Remember what we talked about at the beginning of this guide — the pressure factor? Now, you might be tempted to feed the mortgage calculator the right numbers that add up to you moving into your first choice home — even if reality says that you really can’t afford it. Some people — including overzealous agents and even your friends and family — will say that everyone plays with the numbers a bit.

Yet there are strong reasons not to try to cheat the equity release calculators. First and foremost, if something looks like it’s out of your budget — it usually is. Some people think that getting an adjustable-rate mortgage is the way to go if you can’t afford your home any other way, but that might not be the way to go — especially if you have any feeling that your income is going to decrease over the years rather than increase.

Another point that you will need to think about is that if you do play with the numbers and deviate from reality, you’re much more likely to do that on your official mortgage application — and that’s definitely a no-no. You don’t want to just jump in and get things that way, because if it’s found that you overstated your income — or understated your expenses, you are committing mortgage fraud. That is a very serious offense that can cause you to lose your home — the very last thing that you wanted!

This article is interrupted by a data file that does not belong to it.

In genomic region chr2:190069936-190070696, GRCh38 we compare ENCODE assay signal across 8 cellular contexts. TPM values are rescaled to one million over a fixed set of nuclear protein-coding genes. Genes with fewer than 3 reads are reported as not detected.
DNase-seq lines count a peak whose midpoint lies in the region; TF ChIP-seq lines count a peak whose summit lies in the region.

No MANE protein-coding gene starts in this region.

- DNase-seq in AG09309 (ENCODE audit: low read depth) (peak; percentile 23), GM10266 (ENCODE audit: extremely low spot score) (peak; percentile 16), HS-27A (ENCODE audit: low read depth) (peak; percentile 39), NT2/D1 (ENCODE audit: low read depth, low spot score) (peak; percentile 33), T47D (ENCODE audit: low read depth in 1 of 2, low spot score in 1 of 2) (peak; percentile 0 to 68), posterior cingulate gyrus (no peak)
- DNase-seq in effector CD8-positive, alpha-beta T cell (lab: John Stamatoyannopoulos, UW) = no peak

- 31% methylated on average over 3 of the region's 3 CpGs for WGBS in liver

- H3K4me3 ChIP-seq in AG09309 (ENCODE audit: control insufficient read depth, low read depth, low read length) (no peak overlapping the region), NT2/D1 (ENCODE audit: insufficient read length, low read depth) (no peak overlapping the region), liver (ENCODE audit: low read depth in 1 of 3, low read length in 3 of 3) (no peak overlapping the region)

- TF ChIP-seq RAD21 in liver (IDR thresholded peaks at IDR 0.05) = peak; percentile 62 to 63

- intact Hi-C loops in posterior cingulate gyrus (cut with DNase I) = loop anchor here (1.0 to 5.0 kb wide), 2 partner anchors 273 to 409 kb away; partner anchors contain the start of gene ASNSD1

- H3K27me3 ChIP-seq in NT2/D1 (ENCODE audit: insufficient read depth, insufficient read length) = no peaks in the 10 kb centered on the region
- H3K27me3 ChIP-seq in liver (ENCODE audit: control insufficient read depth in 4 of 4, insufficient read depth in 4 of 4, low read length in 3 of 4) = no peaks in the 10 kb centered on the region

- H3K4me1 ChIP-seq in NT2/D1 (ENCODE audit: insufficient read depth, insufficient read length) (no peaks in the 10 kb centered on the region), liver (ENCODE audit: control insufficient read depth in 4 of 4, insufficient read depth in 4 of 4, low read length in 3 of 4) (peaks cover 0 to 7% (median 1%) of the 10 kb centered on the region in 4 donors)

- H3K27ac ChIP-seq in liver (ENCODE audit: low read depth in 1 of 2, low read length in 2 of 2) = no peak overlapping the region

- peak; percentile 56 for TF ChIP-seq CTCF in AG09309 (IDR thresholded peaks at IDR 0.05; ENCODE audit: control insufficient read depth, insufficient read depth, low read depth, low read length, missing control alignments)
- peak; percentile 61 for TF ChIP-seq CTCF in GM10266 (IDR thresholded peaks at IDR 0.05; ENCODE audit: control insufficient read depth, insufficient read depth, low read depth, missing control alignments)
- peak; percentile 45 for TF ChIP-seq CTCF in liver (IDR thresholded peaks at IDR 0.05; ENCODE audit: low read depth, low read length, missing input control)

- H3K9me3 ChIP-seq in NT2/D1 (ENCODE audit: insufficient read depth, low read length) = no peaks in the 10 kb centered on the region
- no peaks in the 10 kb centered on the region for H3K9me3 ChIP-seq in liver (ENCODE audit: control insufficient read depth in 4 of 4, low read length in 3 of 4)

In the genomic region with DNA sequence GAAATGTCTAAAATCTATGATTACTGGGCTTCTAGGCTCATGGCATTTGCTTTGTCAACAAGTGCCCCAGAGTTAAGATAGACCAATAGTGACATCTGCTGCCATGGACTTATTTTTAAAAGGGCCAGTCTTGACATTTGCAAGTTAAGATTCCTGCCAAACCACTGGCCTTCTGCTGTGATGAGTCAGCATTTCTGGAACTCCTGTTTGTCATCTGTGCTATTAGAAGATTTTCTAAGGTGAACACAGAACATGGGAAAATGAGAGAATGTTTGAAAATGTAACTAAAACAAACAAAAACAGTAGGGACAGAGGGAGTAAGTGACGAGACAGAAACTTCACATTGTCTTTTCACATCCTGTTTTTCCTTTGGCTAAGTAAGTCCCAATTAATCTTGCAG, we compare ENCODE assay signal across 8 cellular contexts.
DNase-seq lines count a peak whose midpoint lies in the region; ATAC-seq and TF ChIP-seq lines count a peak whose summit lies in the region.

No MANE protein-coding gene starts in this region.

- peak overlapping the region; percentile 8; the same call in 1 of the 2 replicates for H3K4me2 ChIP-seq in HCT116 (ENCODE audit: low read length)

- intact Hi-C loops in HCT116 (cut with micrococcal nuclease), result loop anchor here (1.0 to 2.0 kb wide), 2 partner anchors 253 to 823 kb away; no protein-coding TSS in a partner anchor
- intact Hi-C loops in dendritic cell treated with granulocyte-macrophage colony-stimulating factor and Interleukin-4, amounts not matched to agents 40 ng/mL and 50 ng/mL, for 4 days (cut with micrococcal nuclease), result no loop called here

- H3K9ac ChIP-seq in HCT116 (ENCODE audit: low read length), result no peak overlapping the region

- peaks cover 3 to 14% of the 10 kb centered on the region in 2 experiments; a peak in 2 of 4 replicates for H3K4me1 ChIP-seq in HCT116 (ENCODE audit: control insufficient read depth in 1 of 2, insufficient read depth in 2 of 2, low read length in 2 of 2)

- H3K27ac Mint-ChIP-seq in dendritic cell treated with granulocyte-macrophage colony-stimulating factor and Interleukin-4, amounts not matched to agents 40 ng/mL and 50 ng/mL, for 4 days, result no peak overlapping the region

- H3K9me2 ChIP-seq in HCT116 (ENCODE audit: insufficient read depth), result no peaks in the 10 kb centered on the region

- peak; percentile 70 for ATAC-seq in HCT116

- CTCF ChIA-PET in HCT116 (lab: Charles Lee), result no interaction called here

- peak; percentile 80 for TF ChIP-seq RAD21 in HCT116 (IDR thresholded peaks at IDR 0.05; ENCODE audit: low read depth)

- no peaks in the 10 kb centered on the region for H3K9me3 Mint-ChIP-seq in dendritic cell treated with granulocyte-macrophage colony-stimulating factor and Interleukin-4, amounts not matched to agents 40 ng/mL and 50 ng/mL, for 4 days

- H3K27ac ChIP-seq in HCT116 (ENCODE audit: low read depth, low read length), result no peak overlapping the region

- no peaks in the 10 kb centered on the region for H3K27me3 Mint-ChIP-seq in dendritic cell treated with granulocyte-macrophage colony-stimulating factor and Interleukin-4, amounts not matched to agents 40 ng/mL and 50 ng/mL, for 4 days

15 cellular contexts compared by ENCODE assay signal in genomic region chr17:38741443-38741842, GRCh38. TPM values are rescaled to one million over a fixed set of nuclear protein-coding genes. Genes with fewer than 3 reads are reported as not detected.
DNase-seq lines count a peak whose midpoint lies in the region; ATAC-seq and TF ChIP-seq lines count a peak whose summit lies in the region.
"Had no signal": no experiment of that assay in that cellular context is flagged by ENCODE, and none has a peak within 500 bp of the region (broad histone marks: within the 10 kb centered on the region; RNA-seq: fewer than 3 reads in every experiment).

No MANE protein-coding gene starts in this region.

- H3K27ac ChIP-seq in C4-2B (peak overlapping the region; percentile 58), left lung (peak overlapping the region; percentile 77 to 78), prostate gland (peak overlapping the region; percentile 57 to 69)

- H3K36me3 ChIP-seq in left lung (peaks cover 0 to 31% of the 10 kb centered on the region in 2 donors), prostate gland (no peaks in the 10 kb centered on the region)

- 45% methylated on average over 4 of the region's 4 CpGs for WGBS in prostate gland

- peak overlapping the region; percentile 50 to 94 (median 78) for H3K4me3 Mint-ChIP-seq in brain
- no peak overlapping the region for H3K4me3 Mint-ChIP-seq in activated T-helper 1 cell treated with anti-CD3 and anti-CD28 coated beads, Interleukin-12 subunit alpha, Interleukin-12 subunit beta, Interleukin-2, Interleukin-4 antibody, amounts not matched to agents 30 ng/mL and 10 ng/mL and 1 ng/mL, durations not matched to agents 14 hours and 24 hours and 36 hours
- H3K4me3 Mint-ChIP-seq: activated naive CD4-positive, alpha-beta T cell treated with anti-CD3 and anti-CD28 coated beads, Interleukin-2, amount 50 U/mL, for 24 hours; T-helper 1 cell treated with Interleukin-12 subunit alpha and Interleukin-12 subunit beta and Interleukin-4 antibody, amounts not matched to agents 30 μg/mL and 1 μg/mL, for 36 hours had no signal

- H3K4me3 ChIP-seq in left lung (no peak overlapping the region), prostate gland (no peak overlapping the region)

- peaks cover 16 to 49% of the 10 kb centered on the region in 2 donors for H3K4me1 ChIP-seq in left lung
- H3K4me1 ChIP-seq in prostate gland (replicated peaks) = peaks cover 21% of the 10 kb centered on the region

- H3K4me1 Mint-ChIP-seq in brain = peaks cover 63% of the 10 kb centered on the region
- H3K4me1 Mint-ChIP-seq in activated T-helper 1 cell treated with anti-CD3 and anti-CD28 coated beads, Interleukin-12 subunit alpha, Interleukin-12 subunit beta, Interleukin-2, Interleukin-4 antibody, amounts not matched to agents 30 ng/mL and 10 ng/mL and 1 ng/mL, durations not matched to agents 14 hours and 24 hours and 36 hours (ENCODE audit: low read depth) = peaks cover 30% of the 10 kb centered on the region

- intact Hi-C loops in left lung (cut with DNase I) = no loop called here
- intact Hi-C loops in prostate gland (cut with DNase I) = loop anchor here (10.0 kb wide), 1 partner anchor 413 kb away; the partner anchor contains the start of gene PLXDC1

So, if you take nothing else from this guide, take this: don’t cheat the mortgage calculator and make sure to avoid credit card debt!

A guide to remortgages

Three years after the financial meltdown, the road to recovery is still a slow process. Government initiatives attempted to kick-start the economy but the average homeowner is understandably nervous about the future. Reducing costs and maximizing equity have become the norm, with the individual dusting off their trusted mortgage calculator to decide if the time is right to remortgage.